New greenhouse and horticultural lighting non-credit online course now available

This self-paced online course discusses the fundamental concepts of greenhouse and horticultural lighting and is now available through eXtension.

The Greenhouse and Horticultural Lighting course covers fundamental concepts about the three dimensions of light: duration, quality, quantity.
The Greenhouse and Horticultural Lighting course covers fundamental concepts about the three dimensions of light: duration, quality, quantity.

Michigan State University Extension is now offering a non-credit, pre-recorded online course on Greenhouse and Horticultural Lighting. It is the second course in the College of Knowledge Online series offered on the eXtension campus, the national Extension website. The first was Root Zone Management, which was first offered in 2013. The course is intended for greenhouse and ornamental plant growers and others interested learning about the fundamental concepts about how plants respond to light quality, quantity and in duration. It provides introductory to moderately-challenging content based on experiments performed at MSU and Purdue University.

The three hours of pre-recorded lecture and video demonstrations are divided into seven units. The first and second units cover the properties of light and its importance for plant growth and development. The third unit discusses how light quality influences stem extension and flowering. The fourth unit teaches students about light intensity and its importance for plant growth. It also covers the factors that affect light availability and how to manipulate and measure light intensity in the greenhouse. Unit four also features four videos that demonstrate how light transmission is affected by the glazing material of a greenhouse, how growers can measure instantaneous light intensity and daily light integral in their greenhouse, and also how to measure light intensity and quality from light-emitting diodes (LEDs).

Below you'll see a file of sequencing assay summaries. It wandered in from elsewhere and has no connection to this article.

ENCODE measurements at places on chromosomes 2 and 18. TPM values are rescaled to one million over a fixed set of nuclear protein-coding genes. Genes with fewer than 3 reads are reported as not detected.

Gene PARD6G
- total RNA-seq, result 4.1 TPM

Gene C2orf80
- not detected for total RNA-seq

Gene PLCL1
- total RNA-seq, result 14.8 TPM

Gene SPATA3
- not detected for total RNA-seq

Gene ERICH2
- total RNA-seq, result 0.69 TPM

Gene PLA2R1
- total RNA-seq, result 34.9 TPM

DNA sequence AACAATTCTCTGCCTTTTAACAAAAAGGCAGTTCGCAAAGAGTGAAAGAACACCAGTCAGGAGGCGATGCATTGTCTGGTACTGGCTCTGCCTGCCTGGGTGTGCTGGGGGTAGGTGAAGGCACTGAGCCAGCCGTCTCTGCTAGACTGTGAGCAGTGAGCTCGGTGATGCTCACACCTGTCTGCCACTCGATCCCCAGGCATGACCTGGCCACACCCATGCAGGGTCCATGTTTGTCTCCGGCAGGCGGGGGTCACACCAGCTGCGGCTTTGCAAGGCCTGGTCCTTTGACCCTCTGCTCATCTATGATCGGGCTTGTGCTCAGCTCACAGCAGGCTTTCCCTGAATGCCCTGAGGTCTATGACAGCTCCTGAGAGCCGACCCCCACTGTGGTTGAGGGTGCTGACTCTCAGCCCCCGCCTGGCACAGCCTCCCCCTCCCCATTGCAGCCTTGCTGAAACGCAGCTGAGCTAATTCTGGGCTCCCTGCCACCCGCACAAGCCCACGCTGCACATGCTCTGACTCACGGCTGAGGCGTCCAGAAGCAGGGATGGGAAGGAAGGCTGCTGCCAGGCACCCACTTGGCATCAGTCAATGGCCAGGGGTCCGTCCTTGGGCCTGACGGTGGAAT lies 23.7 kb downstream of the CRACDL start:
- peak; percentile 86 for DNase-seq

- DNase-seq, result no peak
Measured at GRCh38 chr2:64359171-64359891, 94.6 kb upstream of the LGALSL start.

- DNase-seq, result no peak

The fifth unit of the course discusses how light quantity affects plant shoot and root growth and branching, focusing on responses to the average daily light integral (DLI). Unit six covers photoperiod and photoperiodic long-day lighting strategies, featuring the latest research on delivering long days with LEDs. The final unit on supplemental lighting discusses the advantages and limitations of different lamp types, provides guidelines of when to deliver supplemental lighting to increase DLI and the factors to consider when selecting a lamp for your horticultural application.

The course is instructed by me, a greenhouse and nursery Extension educator with MSU Extension. The course was adapted and updated from the original College of Knowledge unit developed by Royal Heins, MSU professor emeritus, and includes a substantial amount of recent research by Erik Runkle, MSU professor of horticulture. Supplemental content including videos demonstrating concepts are from Roberto Lopez and Garrett Owen from Purdue University.

Students enrolled in this self-paced course will take a pre-test and a final exam to gauge their progress on the topics of the course. Self-assessment quizzes will engage students with the material throughout the course. The course also provides links to 36 trade articles published on pertinent lighting topics. Greenhouse and Horticultural Lighting is available through for $129. The course will also be offered in Spanish in the future.

For more information: check out the Greenhouse and Horticultural Lighting flyer. To register, go to the Greenhouse and Horticultural Lighting Event page.

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